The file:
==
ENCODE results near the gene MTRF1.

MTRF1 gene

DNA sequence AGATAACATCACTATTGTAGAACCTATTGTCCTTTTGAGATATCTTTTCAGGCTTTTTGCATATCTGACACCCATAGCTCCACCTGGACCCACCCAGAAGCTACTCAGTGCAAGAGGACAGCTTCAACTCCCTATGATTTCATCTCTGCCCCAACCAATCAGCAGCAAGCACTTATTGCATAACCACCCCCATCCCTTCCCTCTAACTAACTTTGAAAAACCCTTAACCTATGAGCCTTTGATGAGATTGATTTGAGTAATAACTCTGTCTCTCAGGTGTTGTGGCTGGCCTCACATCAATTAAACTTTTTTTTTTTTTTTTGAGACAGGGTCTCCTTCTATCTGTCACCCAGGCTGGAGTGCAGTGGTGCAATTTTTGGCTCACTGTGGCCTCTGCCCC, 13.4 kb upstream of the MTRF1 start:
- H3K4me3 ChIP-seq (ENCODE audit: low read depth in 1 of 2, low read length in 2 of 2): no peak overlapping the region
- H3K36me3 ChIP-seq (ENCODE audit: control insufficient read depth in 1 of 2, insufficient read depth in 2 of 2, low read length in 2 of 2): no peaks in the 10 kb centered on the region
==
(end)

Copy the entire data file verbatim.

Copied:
ENCODE results near the gene MTRF1.

MTRF1 gene

DNA sequence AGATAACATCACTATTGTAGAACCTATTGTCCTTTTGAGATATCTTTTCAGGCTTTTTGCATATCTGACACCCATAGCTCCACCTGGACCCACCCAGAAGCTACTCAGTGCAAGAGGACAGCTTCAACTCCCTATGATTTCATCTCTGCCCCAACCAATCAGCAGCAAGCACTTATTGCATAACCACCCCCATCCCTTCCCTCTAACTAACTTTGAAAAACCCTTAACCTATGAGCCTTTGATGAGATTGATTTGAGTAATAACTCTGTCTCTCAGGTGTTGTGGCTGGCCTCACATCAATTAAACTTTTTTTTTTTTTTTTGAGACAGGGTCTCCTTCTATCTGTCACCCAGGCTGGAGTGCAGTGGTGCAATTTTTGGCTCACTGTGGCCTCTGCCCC, 13.4 kb upstream of the MTRF1 start:
- H3K4me3 ChIP-seq (ENCODE audit: low read depth in 1 of 2, low read length in 2 of 2): no peak overlapping the region
- H3K36me3 ChIP-seq (ENCODE audit: control insufficient read depth in 1 of 2, insufficient read depth in 2 of 2, low read length in 2 of 2): no peaks in the 10 kb centered on the region